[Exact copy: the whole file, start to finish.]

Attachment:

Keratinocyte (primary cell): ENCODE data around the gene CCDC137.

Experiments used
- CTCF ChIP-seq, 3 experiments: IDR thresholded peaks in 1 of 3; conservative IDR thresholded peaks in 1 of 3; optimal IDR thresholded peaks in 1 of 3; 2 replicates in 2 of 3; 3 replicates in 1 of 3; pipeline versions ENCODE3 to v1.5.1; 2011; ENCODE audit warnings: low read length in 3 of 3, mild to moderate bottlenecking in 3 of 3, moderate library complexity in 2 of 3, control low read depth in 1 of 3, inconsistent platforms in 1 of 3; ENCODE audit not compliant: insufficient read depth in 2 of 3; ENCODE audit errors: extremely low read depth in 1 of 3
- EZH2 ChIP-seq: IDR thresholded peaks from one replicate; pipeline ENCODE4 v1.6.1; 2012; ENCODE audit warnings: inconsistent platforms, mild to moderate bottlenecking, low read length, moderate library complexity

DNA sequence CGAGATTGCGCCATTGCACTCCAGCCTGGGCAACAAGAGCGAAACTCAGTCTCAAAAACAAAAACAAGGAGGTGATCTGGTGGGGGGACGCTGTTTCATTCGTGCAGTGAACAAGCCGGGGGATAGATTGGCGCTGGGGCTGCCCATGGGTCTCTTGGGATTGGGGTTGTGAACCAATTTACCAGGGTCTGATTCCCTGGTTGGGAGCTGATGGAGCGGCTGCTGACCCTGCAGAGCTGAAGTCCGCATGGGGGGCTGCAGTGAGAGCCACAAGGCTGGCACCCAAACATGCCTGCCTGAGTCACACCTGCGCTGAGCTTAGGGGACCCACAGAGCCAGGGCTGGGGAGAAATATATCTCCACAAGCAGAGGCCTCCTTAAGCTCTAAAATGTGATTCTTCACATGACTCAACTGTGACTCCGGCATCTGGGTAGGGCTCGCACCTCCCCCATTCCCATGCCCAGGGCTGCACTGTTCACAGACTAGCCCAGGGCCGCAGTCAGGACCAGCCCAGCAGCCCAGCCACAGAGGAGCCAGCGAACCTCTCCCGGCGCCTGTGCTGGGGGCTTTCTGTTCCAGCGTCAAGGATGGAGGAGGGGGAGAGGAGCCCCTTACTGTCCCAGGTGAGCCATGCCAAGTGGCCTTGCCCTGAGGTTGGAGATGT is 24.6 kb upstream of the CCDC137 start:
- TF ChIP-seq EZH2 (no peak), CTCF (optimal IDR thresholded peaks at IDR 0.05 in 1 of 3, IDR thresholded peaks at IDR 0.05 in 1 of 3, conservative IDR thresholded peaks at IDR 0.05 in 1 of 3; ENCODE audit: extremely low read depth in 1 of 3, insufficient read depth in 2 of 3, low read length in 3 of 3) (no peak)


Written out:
Keratinocyte (primary cell): ENCODE data around the gene CCDC137.

Experiments used
- CTCF ChIP-seq, 3 experiments: IDR thresholded peaks in 1 of 3; conservative IDR thresholded peaks in 1 of 3; optimal IDR thresholded peaks in 1 of 3; 2 replicates in 2 of 3; 3 replicates in 1 of 3; pipeline versions ENCODE3 to v1.5.1; 2011; ENCODE audit warnings: low read length in 3 of 3, mild to moderate bottlenecking in 3 of 3, moderate library complexity in 2 of 3, control low read depth in 1 of 3, inconsistent platforms in 1 of 3; ENCODE audit not compliant: insufficient read depth in 2 of 3; ENCODE audit errors: extremely low read depth in 1 of 3
- EZH2 ChIP-seq: IDR thresholded peaks from one replicate; pipeline ENCODE4 v1.6.1; 2012; ENCODE audit warnings: inconsistent platforms, mild to moderate bottlenecking, low read length, moderate library complexity

DNA sequence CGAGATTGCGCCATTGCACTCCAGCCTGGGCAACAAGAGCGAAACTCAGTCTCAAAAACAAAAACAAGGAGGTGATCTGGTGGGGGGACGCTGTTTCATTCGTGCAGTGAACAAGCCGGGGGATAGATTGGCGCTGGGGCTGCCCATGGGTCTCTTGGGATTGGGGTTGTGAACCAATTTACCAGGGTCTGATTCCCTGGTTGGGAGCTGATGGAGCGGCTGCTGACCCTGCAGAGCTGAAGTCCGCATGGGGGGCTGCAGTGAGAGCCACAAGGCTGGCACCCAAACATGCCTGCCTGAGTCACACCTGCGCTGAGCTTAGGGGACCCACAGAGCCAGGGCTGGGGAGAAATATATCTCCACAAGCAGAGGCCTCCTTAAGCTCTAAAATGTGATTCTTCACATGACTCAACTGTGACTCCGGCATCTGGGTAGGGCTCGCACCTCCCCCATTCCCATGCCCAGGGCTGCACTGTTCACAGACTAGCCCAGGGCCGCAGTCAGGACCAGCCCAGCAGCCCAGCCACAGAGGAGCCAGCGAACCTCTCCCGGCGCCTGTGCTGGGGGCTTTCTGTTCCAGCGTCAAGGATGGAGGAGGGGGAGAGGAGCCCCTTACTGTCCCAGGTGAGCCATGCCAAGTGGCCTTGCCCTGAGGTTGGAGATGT is 24.6 kb upstream of the CCDC137 start:
- TF ChIP-seq EZH2 (no peak), CTCF (optimal IDR thresholded peaks at IDR 0.05 in 1 of 3, IDR thresholded peaks at IDR 0.05 in 1 of 3, conservative IDR thresholded peaks at IDR 0.05 in 1 of 3; ENCODE audit: extremely low read depth in 1 of 3, insufficient read depth in 2 of 3, low read length in 3 of 3) (no peak)